I’ve written about Twilight Zone’s writers. I’ve written about its directors. So how about TZ’s only writer-director?
I’m referring to Montgomery Pittman. Don’t know him? I can guarantee you know his work. That is, if you’ve heard of a TZ episode called “Will the Real Martian Please Stand Up?”
No, Pittman didn’t write that one. Everyone’s favorite extra-terrestrial whodunit was penned by the incomparable Rod Serling, of course. Pittman also directed one other TZ ep scripted by a writer other than himself (Charles Beaumont’s “Dead Man’s Shoes”).
But the other three episodes he helmed were his own stories — memorable tales that many TZ fans list among their all-time favorites:
Season 3, Episode 1 – September 15, 1961
At a time when TV scripts tended to be pretty talky (many early TV writers, after all, had gotten their start in radio, Serling included), this near-silent look at the aftermath of what appears to have been an all-out nuclear war shows the power of pictures. An American male soldier and a female Russian one somehow manage to put aside their suspicions and find peace amid the rubble.
For anyone who thinks of Charles Bronson only as a violent vigilante in “Death Wish”, or of Elizabeth Montgomery as a button-cute witch in “Bewitched”, this episode is an eye-opener. Pittman showed they were capable of much more.
Henry Bemis and his all-too-breakable eyeglasses? Check. Talky Tina? She was there. Agnes Moorehead, battling two tiny aliens who crash-land on her roof? Front and center. A gremlin on an airplane wing? He flew in just for the occasion.
Yes, the roster of fifth-dimension All-Stars was long at the Syfy channel’s annual two-day Twilight Zone marathon this New Year’s. From the tension-filled houses on Maple Street to the lush cornfields of Peaksville, Ohio, hardly anyone missed the festivities.
But although the schedule was packed with fan favorites, a few gems were conspicuously absent. We all would have been better served if replacements for clunkers such as “What’s in the Box” and “Caesar and Me” had been pulled from the following list:
Season 1, Episode 21 – February 26, 1960
Parallel planes. Disappearing doppelgängers. It’s a metaphysical mind-trip of the first order, one that definitely deserved a spot on Syfy’s schedule. I’m blaming Vera Miles’s wily twin for making this classic vanish from the marathon. Read the rest of this entry
Recently I was contacted by a reporter working on an article about the latest release of The Twilight Zone on DVD. We talked about many aspects of the show, but the first thing he asked was why I thought it continues to have such lasting appeal.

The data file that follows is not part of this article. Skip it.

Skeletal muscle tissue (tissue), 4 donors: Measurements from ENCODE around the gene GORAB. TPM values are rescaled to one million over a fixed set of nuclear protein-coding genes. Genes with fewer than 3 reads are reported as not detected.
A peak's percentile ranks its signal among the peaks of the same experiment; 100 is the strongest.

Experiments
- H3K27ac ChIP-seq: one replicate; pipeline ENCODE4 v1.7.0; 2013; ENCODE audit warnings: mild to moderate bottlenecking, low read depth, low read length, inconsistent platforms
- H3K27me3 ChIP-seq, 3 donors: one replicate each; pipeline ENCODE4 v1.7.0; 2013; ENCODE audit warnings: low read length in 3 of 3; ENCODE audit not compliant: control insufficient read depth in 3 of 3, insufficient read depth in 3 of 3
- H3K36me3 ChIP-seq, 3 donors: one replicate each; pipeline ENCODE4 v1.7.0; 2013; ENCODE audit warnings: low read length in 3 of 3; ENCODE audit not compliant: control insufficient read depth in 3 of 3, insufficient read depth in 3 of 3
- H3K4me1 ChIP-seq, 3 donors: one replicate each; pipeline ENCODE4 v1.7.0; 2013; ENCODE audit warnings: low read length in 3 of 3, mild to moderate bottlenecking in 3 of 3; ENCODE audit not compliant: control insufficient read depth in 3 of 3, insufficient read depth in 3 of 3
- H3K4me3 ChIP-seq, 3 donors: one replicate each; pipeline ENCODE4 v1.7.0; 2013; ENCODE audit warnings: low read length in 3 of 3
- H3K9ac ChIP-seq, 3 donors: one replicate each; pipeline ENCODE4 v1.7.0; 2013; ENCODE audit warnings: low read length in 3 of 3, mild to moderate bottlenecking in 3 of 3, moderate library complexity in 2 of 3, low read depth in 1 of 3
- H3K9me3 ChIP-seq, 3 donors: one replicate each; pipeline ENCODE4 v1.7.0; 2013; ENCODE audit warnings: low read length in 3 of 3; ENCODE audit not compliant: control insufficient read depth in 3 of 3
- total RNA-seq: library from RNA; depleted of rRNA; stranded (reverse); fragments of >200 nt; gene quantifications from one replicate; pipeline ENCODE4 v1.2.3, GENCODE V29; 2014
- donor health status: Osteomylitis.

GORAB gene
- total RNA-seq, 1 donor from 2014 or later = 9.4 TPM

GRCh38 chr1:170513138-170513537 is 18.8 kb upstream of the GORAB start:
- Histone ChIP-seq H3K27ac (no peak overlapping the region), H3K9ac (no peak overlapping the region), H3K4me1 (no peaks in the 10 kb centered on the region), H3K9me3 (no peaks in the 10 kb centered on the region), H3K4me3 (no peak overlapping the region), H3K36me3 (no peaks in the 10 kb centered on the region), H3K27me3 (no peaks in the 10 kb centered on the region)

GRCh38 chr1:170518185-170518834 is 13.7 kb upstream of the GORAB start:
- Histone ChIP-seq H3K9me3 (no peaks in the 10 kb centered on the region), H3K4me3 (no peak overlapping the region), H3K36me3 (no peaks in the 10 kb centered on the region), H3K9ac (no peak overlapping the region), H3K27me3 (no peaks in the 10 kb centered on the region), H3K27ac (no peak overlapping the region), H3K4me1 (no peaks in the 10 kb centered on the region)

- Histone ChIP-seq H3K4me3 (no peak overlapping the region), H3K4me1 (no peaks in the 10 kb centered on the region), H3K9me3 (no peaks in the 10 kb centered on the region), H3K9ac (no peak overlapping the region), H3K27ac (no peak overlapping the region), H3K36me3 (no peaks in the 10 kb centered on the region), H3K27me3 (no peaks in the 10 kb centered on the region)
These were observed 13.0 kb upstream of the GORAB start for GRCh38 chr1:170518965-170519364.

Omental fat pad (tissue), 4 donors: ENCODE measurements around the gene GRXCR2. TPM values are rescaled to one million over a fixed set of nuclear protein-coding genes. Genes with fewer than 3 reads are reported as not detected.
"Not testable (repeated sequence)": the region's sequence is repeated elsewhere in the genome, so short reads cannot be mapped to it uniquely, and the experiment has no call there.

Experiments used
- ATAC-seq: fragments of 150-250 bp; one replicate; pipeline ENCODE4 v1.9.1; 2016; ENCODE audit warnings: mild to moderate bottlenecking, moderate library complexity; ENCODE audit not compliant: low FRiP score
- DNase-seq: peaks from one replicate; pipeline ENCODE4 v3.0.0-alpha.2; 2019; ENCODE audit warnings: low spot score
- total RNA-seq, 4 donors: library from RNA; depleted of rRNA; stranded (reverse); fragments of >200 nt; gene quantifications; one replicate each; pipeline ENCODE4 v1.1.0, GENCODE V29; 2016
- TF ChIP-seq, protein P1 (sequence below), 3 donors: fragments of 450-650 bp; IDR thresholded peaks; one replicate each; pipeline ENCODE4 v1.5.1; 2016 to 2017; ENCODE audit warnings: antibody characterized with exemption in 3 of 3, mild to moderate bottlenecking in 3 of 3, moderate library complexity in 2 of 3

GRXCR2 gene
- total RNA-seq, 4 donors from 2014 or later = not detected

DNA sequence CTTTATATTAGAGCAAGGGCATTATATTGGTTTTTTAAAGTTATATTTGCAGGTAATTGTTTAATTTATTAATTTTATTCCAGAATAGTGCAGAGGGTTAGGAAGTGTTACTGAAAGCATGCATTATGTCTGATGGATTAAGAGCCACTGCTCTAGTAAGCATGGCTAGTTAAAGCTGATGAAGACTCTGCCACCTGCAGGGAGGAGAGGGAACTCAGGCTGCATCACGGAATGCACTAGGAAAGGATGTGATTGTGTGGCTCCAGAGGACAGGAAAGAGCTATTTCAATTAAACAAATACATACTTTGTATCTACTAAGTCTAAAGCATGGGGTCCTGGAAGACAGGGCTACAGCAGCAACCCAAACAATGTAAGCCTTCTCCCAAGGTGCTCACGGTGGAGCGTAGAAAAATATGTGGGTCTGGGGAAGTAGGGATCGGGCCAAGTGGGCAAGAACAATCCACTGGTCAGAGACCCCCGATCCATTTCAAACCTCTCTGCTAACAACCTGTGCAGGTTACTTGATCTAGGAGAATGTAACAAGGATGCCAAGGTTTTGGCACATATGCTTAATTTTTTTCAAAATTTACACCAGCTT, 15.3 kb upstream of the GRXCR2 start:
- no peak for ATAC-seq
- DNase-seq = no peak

It’s a fair question. I mean, it’s been 50 years! TV shows come and go by the truckload. In an age of digital streaming and CGI wonders, what accounts for the popularity of some black-and-white series that premiered back when Dwight Eisenhower was president?
There are many ingredients you can point to: the acting, the photography, the twist endings. And quite rightly; TZ was a first-class affair from top to bottom. Read the rest of this entry
“This is a series for the storyteller, because it’s our thinking that an audience will always sit still, and listen [to], and watch a well-told story.”
That quote by Rod Serling is from a short film made in 1959 to interest potential sponsors in buying ad time on a brand-new series called The Twilight Zone. It’s a telling remark — one that, I believe, offers a key insight into why the show succeeded, even beyond Serling’s expectations. It helps us understand why the show still appeals more than 50 years later.
In short, Serling had the formula correct from the start: tell a good story.
Think of an episode like a wheel. There is acting, directing, music, special effects. All of those elements are important, but they’re like the spokes of the wheel. They won’t work unless they’re attached firmly to something strong and well-structured: a hub. Read the rest of this entry
It was one of Jonathan Winters’ best roles — and he played it straight as an arrow. Talk about The Twilight Zone.
The episode was “A Game of Pool.” It also starred Jack Klugman, who would eventually appear in four episodes (a streak matched by Burgess Meredith, another Zone veteran). Seeing Winters and Klugman act and react in this two-man, one-set show gives this episode special appeal.
Having a terrific script helps. Good Zone eps always boiled down to the writing. An intriguing story, cleverly written and engagingly acted — a formula that’s simple to understand, but hard to execute. In this case, it wasn’t Rod Serling but George Clayton Johnson (“Kick the Can,” “Nothing in the Dark,” among others) who wrote the words.
But that doesn’t mean he was wild about ALL the words that wound up in the final product. Read the rest of this entry